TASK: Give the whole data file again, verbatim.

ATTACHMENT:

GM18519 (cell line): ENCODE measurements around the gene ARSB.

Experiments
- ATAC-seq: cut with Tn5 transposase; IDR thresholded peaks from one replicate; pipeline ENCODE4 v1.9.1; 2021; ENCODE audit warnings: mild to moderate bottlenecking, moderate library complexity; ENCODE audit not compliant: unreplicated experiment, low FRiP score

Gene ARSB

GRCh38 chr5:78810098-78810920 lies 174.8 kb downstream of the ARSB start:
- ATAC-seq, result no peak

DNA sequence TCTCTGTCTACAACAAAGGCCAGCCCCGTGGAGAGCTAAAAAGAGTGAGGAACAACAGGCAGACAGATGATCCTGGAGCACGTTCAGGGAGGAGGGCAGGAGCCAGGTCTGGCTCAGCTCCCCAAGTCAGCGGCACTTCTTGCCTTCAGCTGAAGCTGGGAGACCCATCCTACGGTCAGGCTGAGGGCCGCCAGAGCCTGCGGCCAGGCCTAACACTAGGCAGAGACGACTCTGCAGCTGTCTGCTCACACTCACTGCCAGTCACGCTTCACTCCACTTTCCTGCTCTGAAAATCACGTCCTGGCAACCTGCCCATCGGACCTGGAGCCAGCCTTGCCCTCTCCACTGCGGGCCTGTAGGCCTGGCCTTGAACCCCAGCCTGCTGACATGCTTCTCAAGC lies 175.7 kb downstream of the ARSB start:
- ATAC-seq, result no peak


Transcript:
GM18519 (cell line): ENCODE measurements around the gene ARSB.

Experiments
- ATAC-seq: cut with Tn5 transposase; IDR thresholded peaks from one replicate; pipeline ENCODE4 v1.9.1; 2021; ENCODE audit warnings: mild to moderate bottlenecking, moderate library complexity; ENCODE audit not compliant: unreplicated experiment, low FRiP score

Gene ARSB

GRCh38 chr5:78810098-78810920 lies 174.8 kb downstream of the ARSB start:
- ATAC-seq, result no peak

DNA sequence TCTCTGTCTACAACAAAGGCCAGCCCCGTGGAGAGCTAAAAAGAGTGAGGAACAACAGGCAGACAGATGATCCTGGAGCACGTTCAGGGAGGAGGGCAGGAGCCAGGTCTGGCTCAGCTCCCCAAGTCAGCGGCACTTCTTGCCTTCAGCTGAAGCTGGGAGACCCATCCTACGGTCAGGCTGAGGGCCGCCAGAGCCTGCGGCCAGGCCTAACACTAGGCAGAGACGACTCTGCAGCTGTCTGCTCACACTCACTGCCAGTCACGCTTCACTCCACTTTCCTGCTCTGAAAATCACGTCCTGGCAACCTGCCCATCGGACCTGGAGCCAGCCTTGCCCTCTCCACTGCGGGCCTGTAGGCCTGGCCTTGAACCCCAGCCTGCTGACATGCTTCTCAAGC lies 175.7 kb downstream of the ARSB start:
- ATAC-seq, result no peak